In July of 1938, representatives of 32 nations were summoned to Evian France at the call of President Franklin Roosevelt to try to find a solution to the Jewish refugee problem - a crisis precipitated by the increasingly draconian and violent persecution of Jews in Germany and Austria.
The conference, which began with high hopes and high-minded rhetoric, was to end in abject failure. The assembled nations refused to open their hearts and their shores to the persecuted Jews of Europe and their abdication of moral responsibility was taken by Hitler as a green light to move forward with his genocidal "final solution".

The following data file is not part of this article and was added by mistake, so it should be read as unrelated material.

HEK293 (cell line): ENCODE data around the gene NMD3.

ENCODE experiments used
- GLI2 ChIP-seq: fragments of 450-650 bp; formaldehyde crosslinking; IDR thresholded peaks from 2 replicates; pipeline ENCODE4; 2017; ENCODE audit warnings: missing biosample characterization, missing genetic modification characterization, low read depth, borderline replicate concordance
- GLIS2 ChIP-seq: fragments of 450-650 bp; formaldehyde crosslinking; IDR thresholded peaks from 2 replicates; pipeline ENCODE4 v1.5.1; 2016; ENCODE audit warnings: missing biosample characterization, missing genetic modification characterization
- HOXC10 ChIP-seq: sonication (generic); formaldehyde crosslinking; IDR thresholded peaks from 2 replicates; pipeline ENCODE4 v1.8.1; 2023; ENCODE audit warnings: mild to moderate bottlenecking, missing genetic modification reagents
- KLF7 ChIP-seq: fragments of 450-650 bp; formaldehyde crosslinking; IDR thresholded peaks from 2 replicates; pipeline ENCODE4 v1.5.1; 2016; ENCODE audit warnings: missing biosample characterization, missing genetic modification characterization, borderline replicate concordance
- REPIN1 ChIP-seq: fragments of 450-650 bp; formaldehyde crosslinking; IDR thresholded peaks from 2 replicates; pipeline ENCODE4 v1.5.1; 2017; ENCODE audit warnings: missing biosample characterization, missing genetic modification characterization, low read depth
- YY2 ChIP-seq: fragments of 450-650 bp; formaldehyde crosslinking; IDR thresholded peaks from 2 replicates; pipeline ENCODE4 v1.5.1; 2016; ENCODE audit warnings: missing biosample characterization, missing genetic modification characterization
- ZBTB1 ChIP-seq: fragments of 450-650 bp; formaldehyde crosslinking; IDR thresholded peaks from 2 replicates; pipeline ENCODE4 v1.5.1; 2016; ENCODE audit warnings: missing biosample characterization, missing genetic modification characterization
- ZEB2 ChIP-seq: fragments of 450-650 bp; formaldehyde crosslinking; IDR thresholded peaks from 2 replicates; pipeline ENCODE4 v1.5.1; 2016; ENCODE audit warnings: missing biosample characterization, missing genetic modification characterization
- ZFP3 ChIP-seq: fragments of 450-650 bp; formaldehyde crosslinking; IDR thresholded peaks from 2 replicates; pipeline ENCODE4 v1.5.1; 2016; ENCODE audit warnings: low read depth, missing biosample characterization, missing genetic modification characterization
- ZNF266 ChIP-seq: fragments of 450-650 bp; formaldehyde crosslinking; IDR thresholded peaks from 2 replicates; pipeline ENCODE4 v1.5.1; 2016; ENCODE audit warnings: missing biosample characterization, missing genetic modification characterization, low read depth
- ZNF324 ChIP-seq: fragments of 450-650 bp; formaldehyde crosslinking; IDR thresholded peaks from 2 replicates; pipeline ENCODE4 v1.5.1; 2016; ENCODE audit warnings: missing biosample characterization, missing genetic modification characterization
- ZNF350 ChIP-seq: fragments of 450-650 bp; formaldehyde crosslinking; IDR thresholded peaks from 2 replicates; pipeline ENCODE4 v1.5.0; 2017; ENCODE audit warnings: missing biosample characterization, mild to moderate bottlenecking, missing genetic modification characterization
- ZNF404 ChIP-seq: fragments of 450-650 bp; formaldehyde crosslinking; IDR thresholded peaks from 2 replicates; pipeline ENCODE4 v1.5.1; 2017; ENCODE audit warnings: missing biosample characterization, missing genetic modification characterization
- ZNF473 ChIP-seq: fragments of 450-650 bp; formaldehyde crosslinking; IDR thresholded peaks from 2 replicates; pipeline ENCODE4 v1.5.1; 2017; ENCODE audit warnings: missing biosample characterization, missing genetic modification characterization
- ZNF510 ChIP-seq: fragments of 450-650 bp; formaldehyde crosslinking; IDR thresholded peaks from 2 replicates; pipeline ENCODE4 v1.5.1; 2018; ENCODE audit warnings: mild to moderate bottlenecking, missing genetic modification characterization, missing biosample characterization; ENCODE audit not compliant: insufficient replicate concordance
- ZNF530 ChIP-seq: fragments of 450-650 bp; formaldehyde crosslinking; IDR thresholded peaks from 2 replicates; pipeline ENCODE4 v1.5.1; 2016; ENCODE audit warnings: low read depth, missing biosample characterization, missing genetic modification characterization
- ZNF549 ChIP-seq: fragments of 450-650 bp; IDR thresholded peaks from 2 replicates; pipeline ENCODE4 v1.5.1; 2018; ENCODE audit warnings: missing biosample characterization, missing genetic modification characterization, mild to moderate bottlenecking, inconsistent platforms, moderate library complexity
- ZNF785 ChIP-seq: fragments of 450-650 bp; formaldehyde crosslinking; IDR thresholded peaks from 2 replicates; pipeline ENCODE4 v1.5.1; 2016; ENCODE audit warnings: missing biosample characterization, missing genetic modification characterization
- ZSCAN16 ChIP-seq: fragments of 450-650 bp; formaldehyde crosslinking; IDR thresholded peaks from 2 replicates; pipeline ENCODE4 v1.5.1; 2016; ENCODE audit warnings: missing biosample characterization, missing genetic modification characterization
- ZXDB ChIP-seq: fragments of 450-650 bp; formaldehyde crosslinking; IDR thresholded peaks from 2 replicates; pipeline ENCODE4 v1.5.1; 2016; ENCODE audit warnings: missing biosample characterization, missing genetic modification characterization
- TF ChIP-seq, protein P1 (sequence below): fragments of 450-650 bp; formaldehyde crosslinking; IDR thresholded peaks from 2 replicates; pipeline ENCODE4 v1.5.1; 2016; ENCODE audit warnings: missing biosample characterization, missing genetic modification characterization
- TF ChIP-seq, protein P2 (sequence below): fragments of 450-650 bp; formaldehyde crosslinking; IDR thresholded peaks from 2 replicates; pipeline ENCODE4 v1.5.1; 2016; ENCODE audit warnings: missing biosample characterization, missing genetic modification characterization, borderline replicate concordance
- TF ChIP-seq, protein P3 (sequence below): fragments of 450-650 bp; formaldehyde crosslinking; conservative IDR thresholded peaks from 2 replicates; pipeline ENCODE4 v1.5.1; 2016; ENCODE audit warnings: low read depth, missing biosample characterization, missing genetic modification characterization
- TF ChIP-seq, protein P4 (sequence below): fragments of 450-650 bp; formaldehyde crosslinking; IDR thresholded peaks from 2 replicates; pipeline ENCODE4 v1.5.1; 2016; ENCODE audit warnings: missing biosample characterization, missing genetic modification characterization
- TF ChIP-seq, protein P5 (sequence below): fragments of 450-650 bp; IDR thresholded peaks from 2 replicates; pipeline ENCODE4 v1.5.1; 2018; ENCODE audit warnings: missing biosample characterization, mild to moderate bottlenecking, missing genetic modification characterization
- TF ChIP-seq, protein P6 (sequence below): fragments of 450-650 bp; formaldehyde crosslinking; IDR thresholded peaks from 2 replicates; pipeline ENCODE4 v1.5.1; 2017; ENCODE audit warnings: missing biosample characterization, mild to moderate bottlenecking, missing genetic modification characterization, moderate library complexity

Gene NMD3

In July of this year, a symposium was convened in the same Hotel Royale where the 1938 gathering was held. The purpose of this event was to consider the lessons and warnings of The Evian Conference on its 80th anniversary.
Dr. Katrina Lantos Swett, President of the Lantos Foundation and host of our podcast, was invited to give the keynote address for the symposium. Her insights and analysis are informed not only by her years of leadership and activism within the human rights community, but also by the lessons she learned as the daughter of Hungarian Holocaust survivors. We are happy to share Dr. Lantos Swett's remarks with you.